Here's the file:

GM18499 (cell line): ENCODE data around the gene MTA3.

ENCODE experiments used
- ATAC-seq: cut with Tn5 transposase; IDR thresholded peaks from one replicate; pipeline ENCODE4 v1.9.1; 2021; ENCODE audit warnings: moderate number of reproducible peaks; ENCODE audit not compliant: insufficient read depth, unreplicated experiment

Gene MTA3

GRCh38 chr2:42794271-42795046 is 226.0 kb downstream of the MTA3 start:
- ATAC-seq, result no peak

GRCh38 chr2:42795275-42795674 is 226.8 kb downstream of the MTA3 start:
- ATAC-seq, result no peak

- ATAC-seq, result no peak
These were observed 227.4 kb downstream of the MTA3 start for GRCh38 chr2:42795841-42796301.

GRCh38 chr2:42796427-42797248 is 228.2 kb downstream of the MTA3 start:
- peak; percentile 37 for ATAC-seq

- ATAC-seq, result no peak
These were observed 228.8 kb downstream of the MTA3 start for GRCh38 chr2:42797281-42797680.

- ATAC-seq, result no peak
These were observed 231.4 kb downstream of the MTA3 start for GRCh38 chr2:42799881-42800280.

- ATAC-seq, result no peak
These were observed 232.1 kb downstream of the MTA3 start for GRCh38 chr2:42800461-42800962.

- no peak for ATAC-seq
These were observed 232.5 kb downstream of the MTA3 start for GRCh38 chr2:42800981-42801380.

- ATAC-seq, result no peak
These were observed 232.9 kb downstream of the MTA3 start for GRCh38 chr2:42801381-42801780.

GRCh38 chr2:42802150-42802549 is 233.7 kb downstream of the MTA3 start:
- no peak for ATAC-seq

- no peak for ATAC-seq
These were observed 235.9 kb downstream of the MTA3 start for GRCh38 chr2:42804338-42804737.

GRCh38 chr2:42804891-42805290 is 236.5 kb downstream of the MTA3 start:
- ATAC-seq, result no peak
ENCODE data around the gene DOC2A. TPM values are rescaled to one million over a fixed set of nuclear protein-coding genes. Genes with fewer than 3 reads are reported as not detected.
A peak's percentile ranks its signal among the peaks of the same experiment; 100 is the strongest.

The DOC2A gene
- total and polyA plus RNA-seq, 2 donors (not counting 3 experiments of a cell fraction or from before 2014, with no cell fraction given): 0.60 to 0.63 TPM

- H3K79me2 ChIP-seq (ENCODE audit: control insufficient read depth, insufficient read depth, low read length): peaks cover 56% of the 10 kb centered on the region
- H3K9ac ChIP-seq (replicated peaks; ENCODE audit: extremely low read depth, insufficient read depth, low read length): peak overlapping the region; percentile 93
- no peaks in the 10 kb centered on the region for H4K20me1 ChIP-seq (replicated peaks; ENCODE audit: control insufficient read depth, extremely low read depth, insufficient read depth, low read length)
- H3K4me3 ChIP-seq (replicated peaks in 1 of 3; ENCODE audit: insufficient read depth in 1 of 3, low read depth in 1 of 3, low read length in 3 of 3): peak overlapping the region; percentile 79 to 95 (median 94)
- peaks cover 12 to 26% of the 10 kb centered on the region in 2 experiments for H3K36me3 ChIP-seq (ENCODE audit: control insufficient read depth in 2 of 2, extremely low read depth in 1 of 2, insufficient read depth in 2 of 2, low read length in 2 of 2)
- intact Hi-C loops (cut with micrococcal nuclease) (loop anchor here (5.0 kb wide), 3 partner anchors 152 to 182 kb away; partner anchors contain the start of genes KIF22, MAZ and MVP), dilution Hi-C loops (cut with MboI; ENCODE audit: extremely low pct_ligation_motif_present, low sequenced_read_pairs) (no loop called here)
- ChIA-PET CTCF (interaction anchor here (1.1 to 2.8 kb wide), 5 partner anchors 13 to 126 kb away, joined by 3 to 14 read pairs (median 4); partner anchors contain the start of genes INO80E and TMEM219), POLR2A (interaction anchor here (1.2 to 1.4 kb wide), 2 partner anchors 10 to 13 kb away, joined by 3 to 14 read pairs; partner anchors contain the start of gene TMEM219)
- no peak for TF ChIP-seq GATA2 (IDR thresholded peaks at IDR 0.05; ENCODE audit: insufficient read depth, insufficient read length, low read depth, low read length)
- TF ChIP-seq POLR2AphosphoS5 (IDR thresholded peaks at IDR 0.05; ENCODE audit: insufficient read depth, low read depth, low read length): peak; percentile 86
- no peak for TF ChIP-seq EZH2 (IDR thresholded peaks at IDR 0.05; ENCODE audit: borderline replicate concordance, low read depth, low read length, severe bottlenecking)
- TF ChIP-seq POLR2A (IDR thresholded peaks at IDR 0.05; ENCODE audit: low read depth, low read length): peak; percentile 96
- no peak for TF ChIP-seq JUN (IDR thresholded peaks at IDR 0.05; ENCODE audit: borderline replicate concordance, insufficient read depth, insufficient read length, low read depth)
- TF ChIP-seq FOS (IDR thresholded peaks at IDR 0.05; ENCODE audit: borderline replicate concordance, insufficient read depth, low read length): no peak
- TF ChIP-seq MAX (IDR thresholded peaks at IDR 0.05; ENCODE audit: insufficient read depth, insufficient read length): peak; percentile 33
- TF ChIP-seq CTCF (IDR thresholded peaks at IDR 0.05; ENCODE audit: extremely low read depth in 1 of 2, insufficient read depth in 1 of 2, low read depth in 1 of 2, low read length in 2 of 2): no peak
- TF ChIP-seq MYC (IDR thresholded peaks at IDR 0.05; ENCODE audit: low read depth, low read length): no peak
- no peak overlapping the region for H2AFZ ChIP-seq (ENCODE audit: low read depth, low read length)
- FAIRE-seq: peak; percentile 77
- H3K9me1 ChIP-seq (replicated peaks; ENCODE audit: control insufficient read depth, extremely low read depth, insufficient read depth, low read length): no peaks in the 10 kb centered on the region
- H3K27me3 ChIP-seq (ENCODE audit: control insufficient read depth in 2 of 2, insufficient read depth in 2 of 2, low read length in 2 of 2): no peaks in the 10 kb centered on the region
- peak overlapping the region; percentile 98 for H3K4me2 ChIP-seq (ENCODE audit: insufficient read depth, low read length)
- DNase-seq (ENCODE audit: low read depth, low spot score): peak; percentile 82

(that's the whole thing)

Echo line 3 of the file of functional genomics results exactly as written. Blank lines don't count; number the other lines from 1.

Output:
- ATAC-seq: cut with Tn5 transposase; IDR thresholded peaks from one replicate; pipeline ENCODE4 v1.9.1; 2021; ENCODE audit warnings: moderate number of reproducible peaks; ENCODE audit not compliant: insufficient read depth, unreplicated experiment